The trays are composed of bio-polyester PHA (PHBV) (from liquid effluent from the oil and dairy industry) and lignocellulosic fraction (WSF) from dry fractionation of wheat straw (grinding and sorting).
Biocomposite materials are cheaper and lighter than PHA
Prof. Nathalie Gontard , project coordinator INRA, told this website that biocomposite materials are cheaper and lighter than pure PHA material and the trays were made during a pilot trial using injection molding.
She said the EcoBioCAP project was set up to provide the food industry with customizable, ecoefficient, biodegradable packaging with benefits for the environment and consumers in terms of food quality and safety.
Gontard explained the packaging is developed using composite structures based on constituents (biopolyesters, fibers, proteins, polyphenolic compounds, bioadhesives and high-performance bio-additives) derived from food industry (oil, dairy, cereal and beer) by-products and by applying processing strategies (blends and multilayers at different scales) to customize the packaging’s properties.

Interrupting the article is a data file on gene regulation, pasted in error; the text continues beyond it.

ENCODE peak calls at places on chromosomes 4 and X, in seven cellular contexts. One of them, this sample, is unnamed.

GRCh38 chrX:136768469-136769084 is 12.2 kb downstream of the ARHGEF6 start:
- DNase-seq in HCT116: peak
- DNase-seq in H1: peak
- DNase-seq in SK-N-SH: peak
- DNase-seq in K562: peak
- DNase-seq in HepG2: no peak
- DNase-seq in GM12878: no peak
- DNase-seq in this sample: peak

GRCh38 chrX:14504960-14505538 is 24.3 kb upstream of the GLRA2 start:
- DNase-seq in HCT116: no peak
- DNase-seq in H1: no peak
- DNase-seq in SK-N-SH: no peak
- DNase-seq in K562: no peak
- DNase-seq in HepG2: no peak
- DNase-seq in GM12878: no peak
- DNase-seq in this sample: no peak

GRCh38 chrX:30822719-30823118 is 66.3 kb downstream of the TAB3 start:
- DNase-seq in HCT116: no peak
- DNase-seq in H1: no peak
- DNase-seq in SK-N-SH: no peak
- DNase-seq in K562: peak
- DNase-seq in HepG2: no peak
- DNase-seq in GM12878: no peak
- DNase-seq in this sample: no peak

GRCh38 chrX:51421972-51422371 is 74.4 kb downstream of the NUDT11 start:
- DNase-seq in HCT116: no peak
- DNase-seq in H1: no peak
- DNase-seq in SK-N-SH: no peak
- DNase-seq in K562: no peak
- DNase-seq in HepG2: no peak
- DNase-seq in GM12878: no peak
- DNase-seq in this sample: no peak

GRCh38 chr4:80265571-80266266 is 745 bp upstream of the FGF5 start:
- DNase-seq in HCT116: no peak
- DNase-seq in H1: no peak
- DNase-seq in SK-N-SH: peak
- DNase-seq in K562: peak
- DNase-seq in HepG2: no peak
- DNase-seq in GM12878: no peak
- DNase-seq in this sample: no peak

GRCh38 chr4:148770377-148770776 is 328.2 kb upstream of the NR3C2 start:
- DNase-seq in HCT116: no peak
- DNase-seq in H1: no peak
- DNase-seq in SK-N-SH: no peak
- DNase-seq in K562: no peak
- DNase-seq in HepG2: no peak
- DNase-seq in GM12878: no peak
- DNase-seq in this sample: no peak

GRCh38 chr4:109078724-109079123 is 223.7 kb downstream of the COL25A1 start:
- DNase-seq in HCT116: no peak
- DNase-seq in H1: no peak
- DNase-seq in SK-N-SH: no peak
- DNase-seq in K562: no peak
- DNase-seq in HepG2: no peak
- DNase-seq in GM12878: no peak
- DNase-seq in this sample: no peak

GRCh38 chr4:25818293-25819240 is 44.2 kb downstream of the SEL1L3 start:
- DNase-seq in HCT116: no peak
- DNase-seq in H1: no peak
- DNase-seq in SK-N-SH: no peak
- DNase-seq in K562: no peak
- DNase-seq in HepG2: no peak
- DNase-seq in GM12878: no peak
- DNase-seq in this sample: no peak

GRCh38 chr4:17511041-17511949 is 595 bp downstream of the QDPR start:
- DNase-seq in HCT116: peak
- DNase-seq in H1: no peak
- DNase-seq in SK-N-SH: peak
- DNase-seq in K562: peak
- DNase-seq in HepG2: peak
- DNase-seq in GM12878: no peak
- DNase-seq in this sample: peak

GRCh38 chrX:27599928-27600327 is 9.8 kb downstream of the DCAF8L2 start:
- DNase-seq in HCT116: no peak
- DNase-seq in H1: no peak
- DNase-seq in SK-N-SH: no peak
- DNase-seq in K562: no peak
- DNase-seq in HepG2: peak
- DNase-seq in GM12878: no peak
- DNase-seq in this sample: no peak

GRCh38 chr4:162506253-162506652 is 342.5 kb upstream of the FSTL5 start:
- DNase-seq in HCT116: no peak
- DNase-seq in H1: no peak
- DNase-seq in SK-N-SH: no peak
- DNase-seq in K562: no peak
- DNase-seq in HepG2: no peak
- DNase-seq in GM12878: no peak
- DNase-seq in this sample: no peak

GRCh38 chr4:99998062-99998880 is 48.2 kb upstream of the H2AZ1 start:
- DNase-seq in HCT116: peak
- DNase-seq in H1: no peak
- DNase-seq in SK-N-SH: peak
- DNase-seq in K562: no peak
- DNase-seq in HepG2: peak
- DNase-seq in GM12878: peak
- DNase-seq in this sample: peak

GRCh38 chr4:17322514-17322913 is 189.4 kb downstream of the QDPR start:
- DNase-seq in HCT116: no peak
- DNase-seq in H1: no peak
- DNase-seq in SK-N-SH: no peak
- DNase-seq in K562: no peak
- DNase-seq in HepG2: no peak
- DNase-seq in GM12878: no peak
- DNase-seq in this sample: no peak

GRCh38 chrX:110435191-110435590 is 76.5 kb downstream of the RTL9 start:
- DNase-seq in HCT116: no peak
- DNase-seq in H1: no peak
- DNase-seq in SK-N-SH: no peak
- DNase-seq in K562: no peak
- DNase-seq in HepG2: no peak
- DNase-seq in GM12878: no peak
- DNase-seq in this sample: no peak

The market it is focusing on is fresh perishable food (fruit and vegetables, cheese and ready-to-eat meals).
Prof. Gontard and her team are now starting a new project, H2020 NoAW (No Agricultural Waste), developing a circular economy approach converting agro-waste into bio-energy, bio-fertilizers, bio-packaging and bio-molecules.
Agro-waste refers plant or animal residues that are not processed into food or feed, and create additional environmental and economic issues in the farming and primary processing sectors.
The first meeting will be held at the SupAgro/INRA campus in Montpellier, France, on October 12, gathering 16 academic and 16 private partners, focusing on geographical case-studies in Languedoc-Roussillon (France), Veneto (Italy), Bavaria (Germany), the Netherlands, Denmark, Serbia, Portugal, Switzerland and China.
The project will develop assessment tools of circular agro-waste management strategies; improve agro-waste resources by upgrading mature technology (ie anaerobic digestion) and by eco-designing bio-processes and products and accelerate the development of new business concepts.
“The socio-economic and environmental objectives are to set up a stakeholder knowledge platform by implementing an extensive process of knowledge exchange in the whole agricultural waste production and consumption cycle,” said Gontard.
“Also, to target a zero-waste society by fully turning agro-waste feedstock into a portfolio of energy and chemicals to substitute non-renewable equivalents, with favorable air, water and soil impacts.”
The project has received funding from the European Union’s Horizon 2020 research and innovation program, under grant agreement No. 688338.